SAN DIEGO -- The Padres opened their season with a winning homestand, but forgive them if they finished the first week of the season in lower spirits than their 4-3 record would indicate.
But those other concerns certainly exist -- and they were on full display Wednesday afternoon at Petco Park. The Padres’ defensive struggles continued, and their offense remained cold in a 3-2, 10-inning loss to the Giants in the series finale.
Seven games into the season, here’s the Padres’ Week 1 report card:
The bats started hot enough. The Padres scored 19 runs in their first three games en route to the franchise’s first 3-0 start since 1984. But their offense has cooled significantly since then -- and Tatis’ injury only heightens those concerns.
The Padres built themselves a deep enough bench where they have several candidates to replace Tatis at shortstop. But, to be clear, there’s no “replacing Tatis.” He’s one of the most dynamic offensive weapons in the sport and the spark atop the lineup.
Of course, it would be foolish to make too much of such a small sample. Last August, a trip to Texas was exactly what the Padres needed to cure their offensive struggles. This weekend, they’re headed back to Arlington, hopeful for more of the same.
There’s no getting around it, the Padres’ defense has been atrocious through seven games. Their eight errors are the most in the Majors -- and their shoddy glovework came back to bite them again on Wednesday. San Diego committed two errors -- and that doesn’t include two other misplays from center fielder Jorge Mateo and pitcher Tim Hill, which led to all three of the Giants’ runs.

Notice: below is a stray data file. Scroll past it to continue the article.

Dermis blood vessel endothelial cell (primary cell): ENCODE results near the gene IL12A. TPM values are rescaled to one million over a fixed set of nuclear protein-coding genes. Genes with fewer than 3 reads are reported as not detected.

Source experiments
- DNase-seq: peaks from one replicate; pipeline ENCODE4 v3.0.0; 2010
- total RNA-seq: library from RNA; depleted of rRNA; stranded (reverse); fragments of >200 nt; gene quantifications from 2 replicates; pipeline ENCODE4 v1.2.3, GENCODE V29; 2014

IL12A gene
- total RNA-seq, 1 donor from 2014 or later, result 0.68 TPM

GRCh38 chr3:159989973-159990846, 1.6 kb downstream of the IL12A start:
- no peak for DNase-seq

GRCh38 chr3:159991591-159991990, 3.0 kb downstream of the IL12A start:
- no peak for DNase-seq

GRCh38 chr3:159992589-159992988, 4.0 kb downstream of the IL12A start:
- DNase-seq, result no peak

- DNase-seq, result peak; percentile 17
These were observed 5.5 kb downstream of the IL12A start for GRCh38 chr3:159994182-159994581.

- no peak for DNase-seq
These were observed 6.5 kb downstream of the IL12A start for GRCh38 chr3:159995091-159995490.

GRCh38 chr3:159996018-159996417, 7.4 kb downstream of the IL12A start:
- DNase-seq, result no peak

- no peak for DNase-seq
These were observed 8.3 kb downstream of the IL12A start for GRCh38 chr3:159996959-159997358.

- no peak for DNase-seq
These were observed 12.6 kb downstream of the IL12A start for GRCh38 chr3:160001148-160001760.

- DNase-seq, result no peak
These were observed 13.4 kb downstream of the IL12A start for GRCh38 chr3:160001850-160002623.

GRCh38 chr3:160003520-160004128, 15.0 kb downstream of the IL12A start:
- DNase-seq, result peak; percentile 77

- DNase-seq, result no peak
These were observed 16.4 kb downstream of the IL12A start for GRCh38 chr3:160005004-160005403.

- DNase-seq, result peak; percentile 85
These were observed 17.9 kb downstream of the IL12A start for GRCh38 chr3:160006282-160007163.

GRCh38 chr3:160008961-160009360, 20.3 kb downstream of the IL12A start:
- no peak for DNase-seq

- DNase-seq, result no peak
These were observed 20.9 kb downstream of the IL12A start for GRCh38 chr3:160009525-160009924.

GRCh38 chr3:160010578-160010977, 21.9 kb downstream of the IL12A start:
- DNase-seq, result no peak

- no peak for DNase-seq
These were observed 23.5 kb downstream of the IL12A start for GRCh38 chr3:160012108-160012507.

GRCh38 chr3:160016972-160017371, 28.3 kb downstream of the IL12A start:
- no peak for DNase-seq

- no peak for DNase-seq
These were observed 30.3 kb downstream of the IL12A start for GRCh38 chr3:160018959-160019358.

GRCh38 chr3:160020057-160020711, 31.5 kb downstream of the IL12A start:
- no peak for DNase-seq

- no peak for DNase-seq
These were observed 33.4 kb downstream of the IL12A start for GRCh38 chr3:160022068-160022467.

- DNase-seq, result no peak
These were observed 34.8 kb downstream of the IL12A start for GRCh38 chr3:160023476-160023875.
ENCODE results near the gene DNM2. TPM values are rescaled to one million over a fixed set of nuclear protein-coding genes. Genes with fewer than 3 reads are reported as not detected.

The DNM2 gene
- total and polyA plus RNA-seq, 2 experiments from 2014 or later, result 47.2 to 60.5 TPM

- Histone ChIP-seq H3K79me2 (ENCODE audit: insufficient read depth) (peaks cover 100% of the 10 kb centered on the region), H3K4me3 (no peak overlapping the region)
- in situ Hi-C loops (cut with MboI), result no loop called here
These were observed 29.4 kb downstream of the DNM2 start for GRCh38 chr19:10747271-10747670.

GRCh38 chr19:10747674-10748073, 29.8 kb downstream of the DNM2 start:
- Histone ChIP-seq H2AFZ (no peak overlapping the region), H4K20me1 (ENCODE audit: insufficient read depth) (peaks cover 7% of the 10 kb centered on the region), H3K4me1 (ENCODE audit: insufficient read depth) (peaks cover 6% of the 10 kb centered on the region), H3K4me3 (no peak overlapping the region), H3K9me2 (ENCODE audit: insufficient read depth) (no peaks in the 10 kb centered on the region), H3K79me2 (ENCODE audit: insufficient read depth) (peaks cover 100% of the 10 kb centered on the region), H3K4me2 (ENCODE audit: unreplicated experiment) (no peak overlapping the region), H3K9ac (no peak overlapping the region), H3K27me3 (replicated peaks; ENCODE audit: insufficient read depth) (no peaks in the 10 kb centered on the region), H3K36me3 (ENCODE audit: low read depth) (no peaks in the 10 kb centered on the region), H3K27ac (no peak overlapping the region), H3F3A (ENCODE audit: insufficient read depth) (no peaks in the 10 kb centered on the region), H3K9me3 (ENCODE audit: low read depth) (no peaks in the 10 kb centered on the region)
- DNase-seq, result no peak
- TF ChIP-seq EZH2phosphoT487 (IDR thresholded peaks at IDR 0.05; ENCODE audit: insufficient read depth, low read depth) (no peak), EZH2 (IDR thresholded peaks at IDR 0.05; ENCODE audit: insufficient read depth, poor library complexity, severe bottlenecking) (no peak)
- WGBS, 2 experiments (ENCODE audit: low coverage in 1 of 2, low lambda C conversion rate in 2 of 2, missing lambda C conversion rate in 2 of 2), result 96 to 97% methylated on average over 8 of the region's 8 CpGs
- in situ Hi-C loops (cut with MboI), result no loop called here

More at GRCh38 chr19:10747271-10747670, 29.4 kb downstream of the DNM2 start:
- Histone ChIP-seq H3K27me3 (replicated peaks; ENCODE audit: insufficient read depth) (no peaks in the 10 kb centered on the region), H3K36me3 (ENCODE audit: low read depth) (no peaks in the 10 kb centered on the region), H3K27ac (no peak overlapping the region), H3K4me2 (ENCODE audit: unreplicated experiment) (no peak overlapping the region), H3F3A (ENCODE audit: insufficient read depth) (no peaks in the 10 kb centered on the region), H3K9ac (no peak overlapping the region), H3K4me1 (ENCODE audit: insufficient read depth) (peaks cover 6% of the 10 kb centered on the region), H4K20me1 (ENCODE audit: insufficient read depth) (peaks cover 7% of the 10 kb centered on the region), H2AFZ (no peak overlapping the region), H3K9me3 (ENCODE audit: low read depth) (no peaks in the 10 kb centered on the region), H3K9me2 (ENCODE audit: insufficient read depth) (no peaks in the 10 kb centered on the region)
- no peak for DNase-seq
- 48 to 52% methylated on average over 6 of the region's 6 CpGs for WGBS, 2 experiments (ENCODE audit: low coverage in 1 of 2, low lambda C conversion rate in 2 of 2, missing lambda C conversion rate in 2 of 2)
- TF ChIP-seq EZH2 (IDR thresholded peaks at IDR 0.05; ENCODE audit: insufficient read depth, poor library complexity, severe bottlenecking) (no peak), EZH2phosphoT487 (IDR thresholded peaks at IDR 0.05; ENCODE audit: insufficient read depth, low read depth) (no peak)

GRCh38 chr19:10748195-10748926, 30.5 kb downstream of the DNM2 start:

“We’ve got a chance to be a really good defensive team,” said Padres manager Jayce Tingler. “Unfortunately, we didn’t see it on this homestand. There’s some things that we can clean up.”
The Padres should get a huge boost on Friday when Trent Grisham -- the National League’s reigning Gold Glove Award winner in center field -- is expected to be activated from the injured list after missing a week with a right hamstring strain.
San Diego was one of the best defensive teams in baseball last season, and Tingler was quick to note that his defenders have extensive track records of success. We’ll learn soon enough whether the early woes are representative of a small-sample blip or something larger.
“It would be concerning if we don’t clean it up,” Tingler said. “This can’t be a trend. We’ll get it fixed.”
So far, the Padres revamped rotation is living up to the hype. Yu Darvish and Blake Snell -- aces acquired via trade on the same December day -- were both sharp against the Giants this week, though Snell fell victim to some shoddy defense on Wednesday. Right-hander Joe Musgrove was the best of the bunch, posting six scoreless innings against Arizona on Saturday.
Through seven games this season, the San Diego rotation owns a 2.88 ERA. If there’s one gripe, it’s that the Padres starters haven’t pitched particularly deep into games. But that’s partly by design this early in the season. Darvish and Musgrove, in particular, cruised through six innings when they were removed on fewer than 90 pitches.
“I keep looking at Clev walking around all the time like, once he gets back it’s going to be scary,” Snell said. “I keep looking at Lamet walking around, like, oh my God, we have some arms here. … With Darvish, [Adrian] Morejon, [Chris] Paddack, Musgrove -- we’ve got some depth in this starting rotation.”
A question mark entering the season, the Padres’ relief corps was spectacular during the first homestand, posting a 0.91 ERA that qualifies as the best mark in baseball.
Still, you’d probably feel safe with any of those four getting the ball right now. They’ve combined to pitch 13 2/3 innings without allowing a run, while posting a 0.37 WHIP.
Beyond that group, the Padres have gotten standout performances from Taylor Williams, Ryan Weathers and Nabil Crismatt -- the last three relievers to make the team this spring. With Pierce Johnson and Austin Adams nearing a return from the IL, the Padres could have some difficult decisions to make for the last few bullpen spots. That’s the way they like it.